04-11-2007, 07:43 PM #9
Since when did our fire gear and scba not work with seatbelts? I love hearing people say that they can't wear their seatbelt because of their gear or because of their SCBA. It is total BS. I have proved it and they still don't believe me ever after I do it in front of them. Which leads me to believe the real reason is LAZINESS. And when I'm driving, they don't have a choice in the matter because the truck don't leave until the belts click.
Last edited by nmfire; 04-11-2007 at 07:50 PM.Even the burger-flippers at McDonald's probably have some McWackers.
04-11-2007, 07:55 PM #10
- Join Date
- Mar 2007
[QUOTE=greenman;796065]In light of the push to get firefighters to wear seatbelts while responding to calls aboard fire apparatus, and the obvious lack of ability of standard seat belts to work over turnouts, I have a suggestion: lose the seatbelts altogether.
You aren't serious?
04-12-2007, 10:27 AM #11
- Join Date
- Jun 2004
Our new engine has an alarm that goes off, in a very annoying fashion, if there is more than 60 lbs in a seat and the belt for that seat is not fashioned.
It's so effective that I find myself buckling up just to pull out of the bay for inspection or for backing in after filling with water.
04-12-2007, 10:46 AM #12
- Join Date
- Sep 2006
- Northeast Coast
As for not being able to belt up: Most everyone can belt up in full PPE, but its not always easy. The seatbelt recievers are often too short and are caught below the bellows pockets on some gear (if you use the pocket). The area around the seat is small so it doesn't allow you much manueverability to bend and turn to find where the damn thing is. Throw in an SCBA harness and the collision restraint strap and its like some sort of medival torture rack. There is some good work being done on this to ensure future apparatus have better cubic footage allowed per seated position, as well as better engineered seatbelt parts. Why not a larger seatbelt clip and reciever?
Discipline at all levels is the only thing that will get more firefighters to wear their seatblets. A Dept. with strong rules and regs, that enforces them and also holds their officers accountable when they fail to enforce the rules, will have the best success. Discipline to make you belt up for you and yours, disciplined drivers that wait to roll until all personnel are belted, disciplined officers who lead by example and mandate compliance from their crews and disciplined chief's who make this a priority. I can see our municipal insuracnce carriers deciding to not cover us at some point if we don't belt up. To them it'll be another excuse not to pay.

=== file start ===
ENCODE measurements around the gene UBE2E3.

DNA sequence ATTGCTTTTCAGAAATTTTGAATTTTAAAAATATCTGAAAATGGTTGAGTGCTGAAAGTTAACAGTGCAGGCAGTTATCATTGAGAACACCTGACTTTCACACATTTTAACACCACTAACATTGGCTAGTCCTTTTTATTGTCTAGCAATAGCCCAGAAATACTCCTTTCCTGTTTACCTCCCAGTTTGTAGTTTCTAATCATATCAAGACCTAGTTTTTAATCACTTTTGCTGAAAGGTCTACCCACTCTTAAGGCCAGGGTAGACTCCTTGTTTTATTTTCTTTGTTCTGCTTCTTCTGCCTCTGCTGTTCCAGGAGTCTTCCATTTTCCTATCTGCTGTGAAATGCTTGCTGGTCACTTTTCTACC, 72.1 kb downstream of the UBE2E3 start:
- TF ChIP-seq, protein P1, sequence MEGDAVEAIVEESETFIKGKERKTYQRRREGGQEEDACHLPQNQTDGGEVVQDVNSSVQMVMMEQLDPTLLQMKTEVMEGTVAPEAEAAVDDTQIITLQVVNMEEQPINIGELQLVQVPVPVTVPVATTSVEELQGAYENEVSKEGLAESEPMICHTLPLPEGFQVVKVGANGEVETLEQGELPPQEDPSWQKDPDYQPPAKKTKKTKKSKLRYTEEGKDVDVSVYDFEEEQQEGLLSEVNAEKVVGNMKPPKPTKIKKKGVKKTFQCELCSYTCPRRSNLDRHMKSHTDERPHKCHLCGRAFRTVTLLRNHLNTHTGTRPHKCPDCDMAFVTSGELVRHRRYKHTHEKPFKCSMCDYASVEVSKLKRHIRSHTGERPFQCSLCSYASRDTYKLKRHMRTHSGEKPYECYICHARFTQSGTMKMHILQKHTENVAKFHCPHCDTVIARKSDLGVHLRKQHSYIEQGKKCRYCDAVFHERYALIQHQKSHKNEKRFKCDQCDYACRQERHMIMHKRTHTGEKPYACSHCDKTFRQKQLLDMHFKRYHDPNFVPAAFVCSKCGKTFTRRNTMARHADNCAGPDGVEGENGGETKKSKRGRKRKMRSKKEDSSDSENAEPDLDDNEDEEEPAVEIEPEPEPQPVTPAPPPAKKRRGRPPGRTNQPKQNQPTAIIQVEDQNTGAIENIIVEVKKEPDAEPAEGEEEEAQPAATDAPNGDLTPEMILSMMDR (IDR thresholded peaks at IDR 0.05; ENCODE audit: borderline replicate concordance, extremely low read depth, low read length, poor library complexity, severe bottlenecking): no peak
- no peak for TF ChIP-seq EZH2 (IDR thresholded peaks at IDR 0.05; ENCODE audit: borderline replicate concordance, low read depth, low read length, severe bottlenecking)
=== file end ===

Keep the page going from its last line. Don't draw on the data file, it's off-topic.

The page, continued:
04-12-2007, 01:47 PM #13
- Join Date
- Jan 2007
I have an idea for a new seatbelt concept. What if the seats locked onto the SCBA pack? That way you put on the scba belt and shoulder straps and your "buckled" in. And when you arrive on scene you could pull a lever or strap that releases your pack.
The only problem i have thought of is, what if the call didnt require an SCBA? it could become a hassle im sure. Bones any comments?
04-12-2007, 02:34 PM #14
svmech17, you answered your own question...what if the call didnt require an SCBA.
I don't have a problem with our current seatbelt system. We wear them, for the most part. No, not all guys all the time. No reason other than they simply don't put them on."This thread is being closed as it is off-topic and not related to the fire industry." - Isn't that what the Off Duty forum was for?
04-12-2007, 04:15 PM #15
I personally like the idea of an organic device, that makes sure the appropriate seat belts are engaged.
NMFire already suggested the same idea however, the driver doesn't push in the little yellow button ( on air braked rigs) until the seatbelts are ready.I.A.C.O.J. "The Cork"
04-12-2007, 04:25 PM #16
I think no matter what the design of the vehicle you are in, if people don't want to wear a seatbelt, they won't. People will find ways around it.
If you have nothing worth living for (no family, friends, loved ones, which I would find hard to believe you don't at least have freinds in the FD) then by all means, don't wear your seatbelt.
If people are too stupid to do something as easy as putting on a seatbelt, they're in the wrong job.Get busy livin, or get busy dyin. - Shawshank Redemption
04-12-2007, 04:48 PM #17
04-12-2007, 04:55 PM #18
- Join Date
- Jan 2003
My first firefighting gig, the brush truck, a 1983 Chev. dually, the seatbelts were removed from the cab. The factory bench seat had been replaced with 2 bucket seats, i.e. captain chairs. I hated riding in that truck. I'm not sure how it passed yearly state inspection. I did bring it up in a monthly meeting, but no one cared to discuss it. But it was in the minutes.
04-13-2007, 12:00 AM #19
- Join Date
- Mar 2007
Last edited by 5alarmcooker; 03-17-2008 at 07:49 PM.
04-13-2007, 07:14 AM #20
If people bothered to try it and practice it, there would be no tangling or other problems. We drill with the use of packs and taking them on and off. Maybe if we bothered to include packing up in the seats in our normal training, it wouldn't be a problem.Even the burger-flippers at McDonald's probably have some McWackers.